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Cabinet Office spends £12.4m on IT services business case assessment

The Cabinet Office (CO) approved a £12.38m spend on a business case assessment of the options for a new set of IT services. 

As part of its IT transformation project, which will include a new official security tier, the CO is building a new enterprise IT service for its official information to replace its legacy service, which is nearing end of its contract with the existing supplier. 

The new service will also be rolled out to the Department for Culture, Media & Sport, who are co-located with the CO and have almost identical technology needs. The service will serve around 3,500 users based across 20 sites. 

However, the latest spend is only on the business cases for the project – not the technology itself. Also, during Q2 (July to September), the CO approved a £340,000 spend on a tool that will allow members of the public to search for government property that is available to rent or buy.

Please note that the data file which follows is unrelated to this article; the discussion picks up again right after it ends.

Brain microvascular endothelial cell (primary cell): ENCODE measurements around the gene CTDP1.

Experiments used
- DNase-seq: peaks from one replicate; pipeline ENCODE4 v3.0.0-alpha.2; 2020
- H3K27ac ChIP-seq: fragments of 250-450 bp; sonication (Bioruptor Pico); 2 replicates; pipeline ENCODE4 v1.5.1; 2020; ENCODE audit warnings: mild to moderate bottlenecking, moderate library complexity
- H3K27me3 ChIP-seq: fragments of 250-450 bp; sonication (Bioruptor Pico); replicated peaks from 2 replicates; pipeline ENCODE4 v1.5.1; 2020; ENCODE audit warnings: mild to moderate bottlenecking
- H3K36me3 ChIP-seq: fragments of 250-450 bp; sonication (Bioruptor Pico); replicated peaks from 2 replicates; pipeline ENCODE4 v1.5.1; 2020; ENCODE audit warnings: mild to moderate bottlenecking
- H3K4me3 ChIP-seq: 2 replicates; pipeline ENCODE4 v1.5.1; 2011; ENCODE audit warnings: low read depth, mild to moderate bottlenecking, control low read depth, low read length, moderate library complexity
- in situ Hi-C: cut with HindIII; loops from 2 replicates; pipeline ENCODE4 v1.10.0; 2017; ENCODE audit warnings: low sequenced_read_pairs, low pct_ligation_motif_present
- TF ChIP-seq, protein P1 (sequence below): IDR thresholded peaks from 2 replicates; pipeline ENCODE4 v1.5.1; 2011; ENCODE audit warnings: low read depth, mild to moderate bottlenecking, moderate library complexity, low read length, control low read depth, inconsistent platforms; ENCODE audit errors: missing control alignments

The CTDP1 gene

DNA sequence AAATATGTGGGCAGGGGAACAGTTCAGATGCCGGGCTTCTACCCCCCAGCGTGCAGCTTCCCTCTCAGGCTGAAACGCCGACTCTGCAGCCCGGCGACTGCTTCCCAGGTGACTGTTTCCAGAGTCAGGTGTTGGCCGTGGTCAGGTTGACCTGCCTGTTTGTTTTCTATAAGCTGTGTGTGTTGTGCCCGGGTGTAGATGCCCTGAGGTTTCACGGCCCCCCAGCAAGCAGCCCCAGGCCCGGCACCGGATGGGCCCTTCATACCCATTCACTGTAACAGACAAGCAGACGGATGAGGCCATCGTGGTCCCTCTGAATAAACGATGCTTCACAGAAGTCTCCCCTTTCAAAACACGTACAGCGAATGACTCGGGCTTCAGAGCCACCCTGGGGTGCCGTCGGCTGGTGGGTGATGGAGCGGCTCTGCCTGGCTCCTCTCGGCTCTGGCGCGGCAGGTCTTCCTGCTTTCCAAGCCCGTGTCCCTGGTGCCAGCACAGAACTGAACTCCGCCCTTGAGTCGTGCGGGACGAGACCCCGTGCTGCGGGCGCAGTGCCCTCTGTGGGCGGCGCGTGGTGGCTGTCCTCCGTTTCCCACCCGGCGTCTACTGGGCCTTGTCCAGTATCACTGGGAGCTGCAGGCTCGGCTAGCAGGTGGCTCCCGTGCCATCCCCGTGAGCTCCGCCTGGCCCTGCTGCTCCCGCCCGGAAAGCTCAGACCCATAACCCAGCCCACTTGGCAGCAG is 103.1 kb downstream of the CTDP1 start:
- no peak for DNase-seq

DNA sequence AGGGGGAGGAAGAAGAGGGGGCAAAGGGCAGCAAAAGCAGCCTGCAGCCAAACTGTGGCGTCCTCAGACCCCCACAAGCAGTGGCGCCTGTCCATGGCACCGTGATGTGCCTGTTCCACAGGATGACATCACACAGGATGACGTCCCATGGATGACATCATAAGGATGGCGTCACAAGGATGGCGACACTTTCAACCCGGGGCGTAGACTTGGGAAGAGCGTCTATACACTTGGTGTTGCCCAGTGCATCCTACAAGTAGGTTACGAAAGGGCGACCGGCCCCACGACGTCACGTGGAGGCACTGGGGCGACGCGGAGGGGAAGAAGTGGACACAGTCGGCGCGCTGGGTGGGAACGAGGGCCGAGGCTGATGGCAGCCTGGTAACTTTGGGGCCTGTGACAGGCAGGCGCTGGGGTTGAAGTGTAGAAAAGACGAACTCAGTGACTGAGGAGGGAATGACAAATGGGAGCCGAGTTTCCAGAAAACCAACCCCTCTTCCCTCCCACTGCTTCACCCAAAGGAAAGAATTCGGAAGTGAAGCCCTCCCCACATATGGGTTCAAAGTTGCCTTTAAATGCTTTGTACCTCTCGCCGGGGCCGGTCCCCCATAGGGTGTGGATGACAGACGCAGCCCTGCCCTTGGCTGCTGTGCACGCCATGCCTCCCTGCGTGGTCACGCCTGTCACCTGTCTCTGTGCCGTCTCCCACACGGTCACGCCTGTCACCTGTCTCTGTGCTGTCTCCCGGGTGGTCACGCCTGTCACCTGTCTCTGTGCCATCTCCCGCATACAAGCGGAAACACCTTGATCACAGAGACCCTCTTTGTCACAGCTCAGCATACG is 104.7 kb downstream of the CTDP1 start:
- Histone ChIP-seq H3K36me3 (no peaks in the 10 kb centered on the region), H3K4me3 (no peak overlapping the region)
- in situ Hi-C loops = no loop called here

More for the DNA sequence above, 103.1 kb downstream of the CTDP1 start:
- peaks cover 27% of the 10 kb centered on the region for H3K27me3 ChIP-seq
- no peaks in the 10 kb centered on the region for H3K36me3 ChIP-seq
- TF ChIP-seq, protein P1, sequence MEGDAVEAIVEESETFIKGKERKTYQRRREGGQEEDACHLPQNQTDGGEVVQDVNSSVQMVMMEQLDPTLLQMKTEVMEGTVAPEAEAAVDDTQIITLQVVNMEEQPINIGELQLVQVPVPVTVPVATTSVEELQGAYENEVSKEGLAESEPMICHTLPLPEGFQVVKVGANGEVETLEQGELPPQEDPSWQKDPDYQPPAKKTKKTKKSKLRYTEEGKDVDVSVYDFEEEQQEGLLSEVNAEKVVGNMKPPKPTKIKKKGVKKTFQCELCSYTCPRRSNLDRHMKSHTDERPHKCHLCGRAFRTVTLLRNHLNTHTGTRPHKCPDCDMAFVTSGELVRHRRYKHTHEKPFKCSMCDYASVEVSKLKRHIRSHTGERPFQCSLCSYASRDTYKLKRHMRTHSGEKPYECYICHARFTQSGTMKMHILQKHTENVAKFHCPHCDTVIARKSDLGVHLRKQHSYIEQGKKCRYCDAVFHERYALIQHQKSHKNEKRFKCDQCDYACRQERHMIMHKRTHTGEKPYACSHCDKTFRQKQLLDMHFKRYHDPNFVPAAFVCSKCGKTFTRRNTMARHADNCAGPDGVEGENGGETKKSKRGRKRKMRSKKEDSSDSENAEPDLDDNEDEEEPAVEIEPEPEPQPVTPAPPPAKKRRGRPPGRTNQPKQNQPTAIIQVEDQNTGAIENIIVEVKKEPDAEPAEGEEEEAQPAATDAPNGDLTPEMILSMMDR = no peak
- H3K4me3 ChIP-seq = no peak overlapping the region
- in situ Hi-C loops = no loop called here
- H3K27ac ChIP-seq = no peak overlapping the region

The government currently runs a scheme where businesses, charities and social enterprises can apply to rent office space from the state. It offers  different types of workspaces (including offices, workshops, retail and lab space) with workstations, wi-fi and meeting rooms throughout the country. 

Recently, the Coalition for a Digital Economy (Coadec) stated in its ‘Startup Manifesto’ that government could expand its scheme allowing companies to rent unused government office space for free. 

Guy Levin, executive director at Coadec, told PSE, the scheme is currently “poorly publicised”. In fact, no startup Coadec asked, as part of its Manifesto, had heard the scheme existed. 

“The next government should signpost this scheme more effectively, list more excess public sector office space, and open the platform to private and commercial holders of office space so they can also list their space,” added Levin. 

In addition to the spend on IT, during July to September, the CO spent £1.523m on consultants as “appropriate resource was not available in-house”. 

Breaking the figures down, the Civic Service Group spent £180,000 on HR consultancy; Fraud, Error, Debt spent £58,000 on financial consultancy; the DMI (Debt Market Integrator) project spent £49,000 on project consultancy and the Major Projects Authority spent £900,000 on the same. The solar project (£240,000) and the corporate cluster (£96,000) brought in financial consultants. 

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